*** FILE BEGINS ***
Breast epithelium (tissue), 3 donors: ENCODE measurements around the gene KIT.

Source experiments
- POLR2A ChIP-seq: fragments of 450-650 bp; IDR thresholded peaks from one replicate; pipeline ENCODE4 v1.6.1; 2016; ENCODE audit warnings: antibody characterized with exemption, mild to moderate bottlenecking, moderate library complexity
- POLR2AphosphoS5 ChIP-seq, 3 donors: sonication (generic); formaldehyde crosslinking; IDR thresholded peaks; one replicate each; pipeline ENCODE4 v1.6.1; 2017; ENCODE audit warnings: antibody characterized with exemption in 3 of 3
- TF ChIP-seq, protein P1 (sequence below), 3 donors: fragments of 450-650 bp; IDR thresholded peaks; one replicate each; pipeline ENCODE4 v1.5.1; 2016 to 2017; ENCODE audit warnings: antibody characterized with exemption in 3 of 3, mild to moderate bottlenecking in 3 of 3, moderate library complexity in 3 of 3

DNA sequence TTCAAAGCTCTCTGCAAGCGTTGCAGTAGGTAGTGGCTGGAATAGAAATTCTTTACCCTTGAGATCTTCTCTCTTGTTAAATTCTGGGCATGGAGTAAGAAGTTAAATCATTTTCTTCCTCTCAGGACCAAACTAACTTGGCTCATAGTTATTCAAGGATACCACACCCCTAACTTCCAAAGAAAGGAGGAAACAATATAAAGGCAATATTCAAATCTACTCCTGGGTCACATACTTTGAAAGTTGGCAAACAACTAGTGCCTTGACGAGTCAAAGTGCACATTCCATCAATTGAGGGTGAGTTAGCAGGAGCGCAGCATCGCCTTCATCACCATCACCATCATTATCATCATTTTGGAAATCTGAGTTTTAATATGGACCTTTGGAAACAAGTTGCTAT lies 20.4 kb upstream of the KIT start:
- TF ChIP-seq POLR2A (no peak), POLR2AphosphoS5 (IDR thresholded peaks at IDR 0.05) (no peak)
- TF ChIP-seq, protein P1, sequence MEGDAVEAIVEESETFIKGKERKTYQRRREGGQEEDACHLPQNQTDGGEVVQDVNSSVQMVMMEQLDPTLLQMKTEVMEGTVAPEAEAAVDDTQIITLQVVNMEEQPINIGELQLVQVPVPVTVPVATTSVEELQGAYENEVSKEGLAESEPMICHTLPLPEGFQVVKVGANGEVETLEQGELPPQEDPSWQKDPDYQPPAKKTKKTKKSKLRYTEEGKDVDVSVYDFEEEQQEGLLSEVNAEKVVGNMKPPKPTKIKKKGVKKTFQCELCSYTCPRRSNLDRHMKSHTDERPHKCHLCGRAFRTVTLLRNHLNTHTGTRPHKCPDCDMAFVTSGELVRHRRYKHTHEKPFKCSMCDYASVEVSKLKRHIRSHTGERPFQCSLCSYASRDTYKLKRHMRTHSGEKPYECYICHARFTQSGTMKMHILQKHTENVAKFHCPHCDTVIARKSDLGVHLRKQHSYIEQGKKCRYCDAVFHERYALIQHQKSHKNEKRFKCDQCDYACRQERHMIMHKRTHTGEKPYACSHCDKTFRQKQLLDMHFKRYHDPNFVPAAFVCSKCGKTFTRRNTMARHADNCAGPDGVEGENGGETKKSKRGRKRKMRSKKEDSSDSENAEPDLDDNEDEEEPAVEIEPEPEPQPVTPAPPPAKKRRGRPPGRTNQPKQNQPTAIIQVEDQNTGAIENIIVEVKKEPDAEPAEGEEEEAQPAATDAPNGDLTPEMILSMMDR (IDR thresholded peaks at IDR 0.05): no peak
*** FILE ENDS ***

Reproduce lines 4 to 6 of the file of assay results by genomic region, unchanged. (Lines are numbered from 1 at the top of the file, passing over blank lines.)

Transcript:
- POLR2AphosphoS5 ChIP-seq, 3 donors: sonication (generic); formaldehyde crosslinking; IDR thresholded peaks; one replicate each; pipeline ENCODE4 v1.6.1; 2017; ENCODE audit warnings: antibody characterized with exemption in 3 of 3
- TF ChIP-seq, protein P1 (sequence below), 3 donors: fragments of 450-650 bp; IDR thresholded peaks; one replicate each; pipeline ENCODE4 v1.5.1; 2016 to 2017; ENCODE audit warnings: antibody characterized with exemption in 3 of 3, mild to moderate bottlenecking in 3 of 3, moderate library complexity in 3 of 3

DNA sequence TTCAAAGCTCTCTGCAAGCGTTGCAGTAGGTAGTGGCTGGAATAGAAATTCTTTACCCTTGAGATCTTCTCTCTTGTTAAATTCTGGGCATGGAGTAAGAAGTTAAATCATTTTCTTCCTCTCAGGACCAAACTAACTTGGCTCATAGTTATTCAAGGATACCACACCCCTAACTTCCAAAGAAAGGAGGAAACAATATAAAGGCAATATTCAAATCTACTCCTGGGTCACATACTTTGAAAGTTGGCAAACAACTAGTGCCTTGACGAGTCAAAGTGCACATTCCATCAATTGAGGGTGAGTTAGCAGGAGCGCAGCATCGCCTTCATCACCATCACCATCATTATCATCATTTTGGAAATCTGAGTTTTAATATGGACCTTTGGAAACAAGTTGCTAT lies 20.4 kb upstream of the KIT start: